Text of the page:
Thursday, December 1, 2011

The Work of the Victorian Constable

Though Middleborough’s law enforcement agents prior to the reorganization of the Middleborough Police Department in 1909 may have been virtually preoccupied with cases of liquor law violations as noted in the two previous posts, other crimes were on the constabulary’s agenda, as well.

As with liquor laws, there remained a strong social imperative to prosecute laws based upon public morality. Thanks to the efforts of organizations such as the Law & Order League, and others, Middleborough’s Victorian police force engaged in maintaining the sacredness of the Sabbath through enforcement of Sunday “blue laws”. In 1881, the Middleboro Gazette somewhat tongue-in-cheek called for the establishment of a day police, “as employment can be furnished in the way of looking after boys, especially on the Sabbath. ‘The woods are full of ‘em.’” One of Herbert L. Leonard’s first actions as Chief of Police in May, 1901, was to notify local lunch counter operators that they would be required to remain closed on Sundays, prompting one local newspaper to ask “where can a visitor get something to eat on the Sabbath when it is past dinner time at the hotels?”

(Ironically, however, in January, 1886, when local constables arrested a local member of the Salvation Army “for disturbing the peace by playing the hallelujah organ in the street”, Judge Vaughan quickly dismissed the case upon the grounds that the gentleman “had disturbed no one to such an extent as to warrant his holding the defendant for trial”).

Despite this preoccupation with the enforcement of public morality laws, the early Middleborough police grappled with more serious crimes, most commonly burglary and horse thievery.

Burglaries occurred throughout the period preceding 1909 with the most notorious being the robbery of the town safe in 1871. A string of burglaries occurring in the years around 1880 prompted many residents to arm themselves, and a mini-boom in the sale of firearms was noted in May, 1880. One of those arming himself was grocer Ira Tinkham who in the fall of 1882 used his weapon to fire upon an intruder. In November, 1887, a North Middleborough resident similarly fired upon suspected hen thieves who “left hurriedly.”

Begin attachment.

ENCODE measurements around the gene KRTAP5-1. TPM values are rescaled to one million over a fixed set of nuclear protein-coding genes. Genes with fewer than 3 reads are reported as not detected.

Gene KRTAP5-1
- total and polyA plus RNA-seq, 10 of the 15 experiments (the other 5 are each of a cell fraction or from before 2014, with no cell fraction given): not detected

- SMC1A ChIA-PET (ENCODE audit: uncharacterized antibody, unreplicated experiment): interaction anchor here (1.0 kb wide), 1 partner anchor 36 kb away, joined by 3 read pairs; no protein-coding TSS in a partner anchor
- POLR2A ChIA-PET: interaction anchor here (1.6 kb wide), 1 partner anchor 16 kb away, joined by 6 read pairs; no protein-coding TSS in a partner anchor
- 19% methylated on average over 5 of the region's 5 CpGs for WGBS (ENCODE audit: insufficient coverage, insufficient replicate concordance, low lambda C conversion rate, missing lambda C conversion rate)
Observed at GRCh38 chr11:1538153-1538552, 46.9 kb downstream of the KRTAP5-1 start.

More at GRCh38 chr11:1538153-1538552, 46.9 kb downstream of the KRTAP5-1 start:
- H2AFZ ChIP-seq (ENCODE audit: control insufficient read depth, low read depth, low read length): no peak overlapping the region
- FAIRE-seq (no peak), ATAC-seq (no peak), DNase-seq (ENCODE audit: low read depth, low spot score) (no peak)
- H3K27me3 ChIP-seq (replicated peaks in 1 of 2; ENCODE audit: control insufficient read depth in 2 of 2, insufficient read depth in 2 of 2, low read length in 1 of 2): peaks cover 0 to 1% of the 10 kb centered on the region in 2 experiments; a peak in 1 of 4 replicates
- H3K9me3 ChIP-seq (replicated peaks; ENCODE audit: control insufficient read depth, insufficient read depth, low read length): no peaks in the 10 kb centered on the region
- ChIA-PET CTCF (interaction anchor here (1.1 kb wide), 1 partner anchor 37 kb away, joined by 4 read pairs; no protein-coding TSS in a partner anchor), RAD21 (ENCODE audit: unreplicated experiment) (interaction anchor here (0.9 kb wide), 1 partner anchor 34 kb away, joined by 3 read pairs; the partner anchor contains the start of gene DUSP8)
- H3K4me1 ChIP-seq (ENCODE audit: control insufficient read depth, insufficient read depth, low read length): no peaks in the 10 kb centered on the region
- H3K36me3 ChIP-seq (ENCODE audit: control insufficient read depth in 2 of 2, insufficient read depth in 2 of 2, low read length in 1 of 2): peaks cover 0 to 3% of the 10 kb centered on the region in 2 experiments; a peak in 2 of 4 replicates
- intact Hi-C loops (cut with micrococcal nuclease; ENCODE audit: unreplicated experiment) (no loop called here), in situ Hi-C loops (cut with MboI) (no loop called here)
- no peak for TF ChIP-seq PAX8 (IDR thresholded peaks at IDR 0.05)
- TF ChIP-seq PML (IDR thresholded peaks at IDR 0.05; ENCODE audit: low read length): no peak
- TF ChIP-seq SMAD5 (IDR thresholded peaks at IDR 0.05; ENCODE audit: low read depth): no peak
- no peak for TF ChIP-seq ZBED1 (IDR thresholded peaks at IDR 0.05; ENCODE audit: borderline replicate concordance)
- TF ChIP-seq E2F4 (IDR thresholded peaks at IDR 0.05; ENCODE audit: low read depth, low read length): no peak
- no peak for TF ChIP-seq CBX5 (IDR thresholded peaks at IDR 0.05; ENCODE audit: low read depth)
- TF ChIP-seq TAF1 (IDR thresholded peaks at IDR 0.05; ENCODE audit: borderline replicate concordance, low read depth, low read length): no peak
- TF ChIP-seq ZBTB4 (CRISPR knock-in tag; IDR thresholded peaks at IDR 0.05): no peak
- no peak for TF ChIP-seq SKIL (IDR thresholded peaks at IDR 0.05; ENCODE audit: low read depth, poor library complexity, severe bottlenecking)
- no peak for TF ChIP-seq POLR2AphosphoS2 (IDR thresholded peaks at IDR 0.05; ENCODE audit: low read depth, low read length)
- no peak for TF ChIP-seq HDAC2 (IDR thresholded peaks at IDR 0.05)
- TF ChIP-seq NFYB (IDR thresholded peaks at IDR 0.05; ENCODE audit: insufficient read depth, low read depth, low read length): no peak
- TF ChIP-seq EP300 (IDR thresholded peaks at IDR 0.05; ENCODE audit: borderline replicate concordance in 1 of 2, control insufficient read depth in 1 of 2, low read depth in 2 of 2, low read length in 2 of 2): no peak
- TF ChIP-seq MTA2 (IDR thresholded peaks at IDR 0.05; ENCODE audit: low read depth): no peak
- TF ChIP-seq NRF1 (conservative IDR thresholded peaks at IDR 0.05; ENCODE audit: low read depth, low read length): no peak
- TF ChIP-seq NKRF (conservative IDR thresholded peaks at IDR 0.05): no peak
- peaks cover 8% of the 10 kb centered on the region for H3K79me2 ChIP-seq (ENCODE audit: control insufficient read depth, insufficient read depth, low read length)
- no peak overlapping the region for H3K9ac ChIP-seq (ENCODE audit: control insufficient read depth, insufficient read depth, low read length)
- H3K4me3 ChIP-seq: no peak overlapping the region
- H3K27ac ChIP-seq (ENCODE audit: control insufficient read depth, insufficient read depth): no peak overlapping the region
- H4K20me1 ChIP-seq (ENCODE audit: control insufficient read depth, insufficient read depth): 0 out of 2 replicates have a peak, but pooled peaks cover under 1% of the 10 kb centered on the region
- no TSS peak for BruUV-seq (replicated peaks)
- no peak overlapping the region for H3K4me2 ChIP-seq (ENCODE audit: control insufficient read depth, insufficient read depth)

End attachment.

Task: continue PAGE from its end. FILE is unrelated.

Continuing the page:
The increased number of guns in homes, however, would create its own issues as reported by the local press in January, 1888. “One of the ‘didn’t-know-it-was-loaded’ idiots lives at North Middleboro and one day last week let his gun go off in the sitting room of his house, much to the damage of his furniture and fright of the other occupants of the building. No one was hit by the shot.”

Yet another series of high profile burglaries during the winter of 1885-86 further unsettled the community, particularly following the invasion of elderly Hartley Wood’s home by masked burglars who tied up Wood and his sister while burglarizing the home. So reprehensible was the crime that Middleborough Selectmen offered a $500 reward for the capture and conviction of the perpetrators.

Another frequent crime was that of horse thieving which appears to have peaked during the mid-1880s when Selectmen offered another substantial $500 reward for information leading to the conviction of an unknown horse thief then active in town. “…The town fathers propose to break up the stealing business because it is in their power to do so.” Despite the reward, little concrete information was forthcoming, and the summer of 1887 witnessed a number of horse thefts affecting “several of the well-to-do farmers” in town, including Eleazer Thomas at Rock. Horse thieving would remain a fairly common crime during this era, though occasional lulls in such criminal activity were noted as in June, 1889.